Last updated: August 03. 2014 1:46PM - 372 Views
Vicki Smith Disability Rights NC

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Changing North Carolina’s Medicaid system has been a major topic of debate the 2014 “short session” of the General Assembly. Common to most of the proposals under consideration is the principle of “integrated health care.” Integrated health care, or “whole person care,” refers to a system that offers coordinated physical and mental/behavioral health care. It generally results in improved health outcomes.

Without this integration, people who have serious mental illness may have a provider who monitors psychiatric medications and provides outpatient therapy but foregoes routine screenings for blood pressure and blood glucose levels. Likewise, people managing chronic physical illnesses like diabetes often do not get the mental health care that would help them implement the lifestyle changes that would help them manage their disease. This approach ignores the relationship between physical well-being and mental health.

One group that would especially benefit from an integrated approach to health care, but that is currently almost entirely excluded from North Carolina’s Medicaid system, is people with traumatic brain injury (TBI). This population receives few services under our current system and clearly should be included in any of the Medicaid overhaul plans.

According to the National Institutes of Health, TBI occurs when a sudden trauma causes damage to the brain. TBI can result from a blunt force to the head with a closed wound, or from an object penetrating the brain. Many TBIs result in long term disability, including problems with cognition (thinking, memory, and reasoning), sensory processing (sight, hearing, touch, taste, and smell), communication (expression and understanding), and behavior or mental health (depression, anxiety, personality changes, aggression, acting out, and social inappropriateness).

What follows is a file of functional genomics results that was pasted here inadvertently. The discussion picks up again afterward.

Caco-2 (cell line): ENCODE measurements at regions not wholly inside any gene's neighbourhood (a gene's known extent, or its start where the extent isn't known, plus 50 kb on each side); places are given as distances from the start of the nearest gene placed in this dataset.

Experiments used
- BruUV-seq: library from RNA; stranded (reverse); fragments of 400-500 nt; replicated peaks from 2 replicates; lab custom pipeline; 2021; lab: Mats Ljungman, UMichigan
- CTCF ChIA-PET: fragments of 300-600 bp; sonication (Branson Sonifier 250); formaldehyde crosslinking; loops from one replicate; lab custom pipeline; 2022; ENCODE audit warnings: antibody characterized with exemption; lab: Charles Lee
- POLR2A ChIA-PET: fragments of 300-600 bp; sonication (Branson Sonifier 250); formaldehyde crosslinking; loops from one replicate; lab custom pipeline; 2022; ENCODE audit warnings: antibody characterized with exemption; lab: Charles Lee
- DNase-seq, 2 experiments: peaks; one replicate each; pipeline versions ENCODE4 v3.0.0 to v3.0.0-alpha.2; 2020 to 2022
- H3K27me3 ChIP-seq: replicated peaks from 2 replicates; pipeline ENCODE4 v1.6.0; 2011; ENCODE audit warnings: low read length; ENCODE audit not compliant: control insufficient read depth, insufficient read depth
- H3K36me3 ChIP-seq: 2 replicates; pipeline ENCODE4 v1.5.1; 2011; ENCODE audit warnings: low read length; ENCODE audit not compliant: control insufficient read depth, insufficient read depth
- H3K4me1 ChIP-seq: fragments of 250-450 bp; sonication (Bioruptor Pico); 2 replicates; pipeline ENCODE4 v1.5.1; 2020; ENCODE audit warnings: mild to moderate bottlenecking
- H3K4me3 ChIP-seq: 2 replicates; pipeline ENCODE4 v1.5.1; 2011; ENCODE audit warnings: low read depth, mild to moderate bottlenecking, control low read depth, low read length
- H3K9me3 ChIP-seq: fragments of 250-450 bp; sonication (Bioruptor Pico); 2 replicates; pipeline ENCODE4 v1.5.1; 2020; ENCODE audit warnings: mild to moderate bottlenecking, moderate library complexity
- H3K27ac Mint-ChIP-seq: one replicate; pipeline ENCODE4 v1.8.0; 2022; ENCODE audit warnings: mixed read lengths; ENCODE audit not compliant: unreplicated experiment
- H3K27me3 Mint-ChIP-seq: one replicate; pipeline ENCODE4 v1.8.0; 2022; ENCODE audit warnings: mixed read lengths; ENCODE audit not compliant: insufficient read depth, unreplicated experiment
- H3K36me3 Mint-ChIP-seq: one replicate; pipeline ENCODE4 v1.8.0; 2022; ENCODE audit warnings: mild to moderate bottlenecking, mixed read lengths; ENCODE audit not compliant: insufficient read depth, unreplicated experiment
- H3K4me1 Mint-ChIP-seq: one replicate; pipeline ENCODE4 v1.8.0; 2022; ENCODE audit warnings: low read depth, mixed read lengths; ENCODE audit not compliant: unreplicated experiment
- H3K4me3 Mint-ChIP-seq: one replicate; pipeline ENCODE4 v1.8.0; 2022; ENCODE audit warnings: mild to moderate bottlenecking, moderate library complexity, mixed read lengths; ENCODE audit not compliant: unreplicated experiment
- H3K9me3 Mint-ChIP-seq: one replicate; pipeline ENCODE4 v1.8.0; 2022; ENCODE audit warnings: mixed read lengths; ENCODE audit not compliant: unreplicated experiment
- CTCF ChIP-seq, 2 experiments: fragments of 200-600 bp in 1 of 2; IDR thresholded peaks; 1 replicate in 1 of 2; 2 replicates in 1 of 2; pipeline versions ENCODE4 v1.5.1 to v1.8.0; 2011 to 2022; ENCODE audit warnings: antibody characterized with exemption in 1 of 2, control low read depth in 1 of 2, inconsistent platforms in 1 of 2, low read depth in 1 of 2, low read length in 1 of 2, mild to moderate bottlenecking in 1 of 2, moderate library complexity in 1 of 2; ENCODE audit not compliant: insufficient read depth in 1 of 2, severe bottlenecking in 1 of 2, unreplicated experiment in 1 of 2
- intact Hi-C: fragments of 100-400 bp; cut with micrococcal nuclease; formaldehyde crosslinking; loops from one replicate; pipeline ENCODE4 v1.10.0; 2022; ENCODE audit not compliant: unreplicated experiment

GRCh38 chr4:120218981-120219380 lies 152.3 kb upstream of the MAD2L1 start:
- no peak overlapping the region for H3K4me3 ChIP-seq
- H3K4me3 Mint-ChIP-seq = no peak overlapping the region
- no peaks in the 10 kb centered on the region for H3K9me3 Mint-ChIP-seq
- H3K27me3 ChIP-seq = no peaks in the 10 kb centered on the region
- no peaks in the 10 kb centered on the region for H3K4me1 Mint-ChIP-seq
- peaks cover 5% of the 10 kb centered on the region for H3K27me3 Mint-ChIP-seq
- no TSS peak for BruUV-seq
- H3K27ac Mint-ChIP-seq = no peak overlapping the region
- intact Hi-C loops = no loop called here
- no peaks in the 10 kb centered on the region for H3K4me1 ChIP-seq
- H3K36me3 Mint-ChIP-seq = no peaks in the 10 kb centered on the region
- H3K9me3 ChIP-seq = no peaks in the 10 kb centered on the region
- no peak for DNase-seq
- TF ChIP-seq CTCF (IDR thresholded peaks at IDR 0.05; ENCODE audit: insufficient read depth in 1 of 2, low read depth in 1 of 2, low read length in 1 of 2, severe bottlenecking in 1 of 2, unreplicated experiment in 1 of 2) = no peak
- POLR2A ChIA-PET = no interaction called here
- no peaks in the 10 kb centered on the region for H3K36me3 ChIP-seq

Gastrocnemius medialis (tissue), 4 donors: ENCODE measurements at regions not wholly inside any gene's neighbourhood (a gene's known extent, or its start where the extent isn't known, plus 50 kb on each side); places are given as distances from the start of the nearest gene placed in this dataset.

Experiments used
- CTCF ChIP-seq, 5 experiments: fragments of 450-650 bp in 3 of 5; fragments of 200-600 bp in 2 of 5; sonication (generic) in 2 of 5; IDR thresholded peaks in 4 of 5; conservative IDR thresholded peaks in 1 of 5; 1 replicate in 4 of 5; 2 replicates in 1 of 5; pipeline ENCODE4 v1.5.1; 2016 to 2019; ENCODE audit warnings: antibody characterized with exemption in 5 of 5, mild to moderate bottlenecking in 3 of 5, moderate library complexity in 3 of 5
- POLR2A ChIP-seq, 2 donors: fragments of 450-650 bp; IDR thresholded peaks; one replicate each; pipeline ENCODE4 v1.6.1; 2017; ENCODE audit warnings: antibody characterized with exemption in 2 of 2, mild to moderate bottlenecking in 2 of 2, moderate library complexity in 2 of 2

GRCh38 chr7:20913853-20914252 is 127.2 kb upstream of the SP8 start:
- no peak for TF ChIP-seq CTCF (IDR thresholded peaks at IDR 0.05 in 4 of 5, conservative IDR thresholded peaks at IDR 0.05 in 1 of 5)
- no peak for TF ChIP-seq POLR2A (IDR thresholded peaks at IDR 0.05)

In North Carolina, we typically see a traditional, medical approach to treating TBI. Often the initial response involves surgery and other medical interventions to reduce swelling, improve blood flow, and increase the availability of oxygen to the brain. Once stabilized, a high-quality treatment might include physical therapy to regain bodily functions controlled by the injured area of the brain, occupational therapy to learn adaptive skills, cognitive therapy to adapt to changes in mood or thought processes, and a host of other services that span the physical and behavioral health systems. Because of these complex and long-lasting needs, people with TBI stand to benefit greatly from a truly integrated health care system.

Consider “Linda” (not her real name), a worker in a small factory. She sustained a TBI when her car was rolled after a collision with a drunk driver. Linda was treated for the swelling in her brain with surgery and medications. She needed intensive physical therapy in the months after the crash. Although she regained the ability to walk over time, she lost her job and eventually needed to go on Medicaid and Social Security Disability. But she never received any mental health services. When she left rehab, a nurse did give her and her mother a flyer with a few phone numbers in case she wanted counseling, but there was no one who could help her navigate the system. No one warned her about the bouts of intense anger, or even the confusion she sometimes experienced. She thought maybe they were side effects of the medications she took for pain and swelling. She struggled to return to her life before the accident.

In an integrated system she would have received a referral to a mental health provider associated with her primary care provider instead of just a flyer. The two providers would have shared information to prevent medication interactions and other unintended consequences. Her mental and physical health care providers would have been on the same team. And her care would have been better for it.

With all the proposals and accusations flying around, it is easy to dismiss any changes to Medicaid as political theater. Let’s not go down that dead end road. Instead, let’s consider what could be. Whatever other changes might be adopted, integrated health care is a worthy goal. And including people with TBI in our Medicaid system would be a significant and life-enhancing improvement. It would make a critical difference to people like Linda. An integrated system of health care could offer hope of recovering part of a life lost.

Vicki Smith is the Executive Director of Disability Rights North Carolina.

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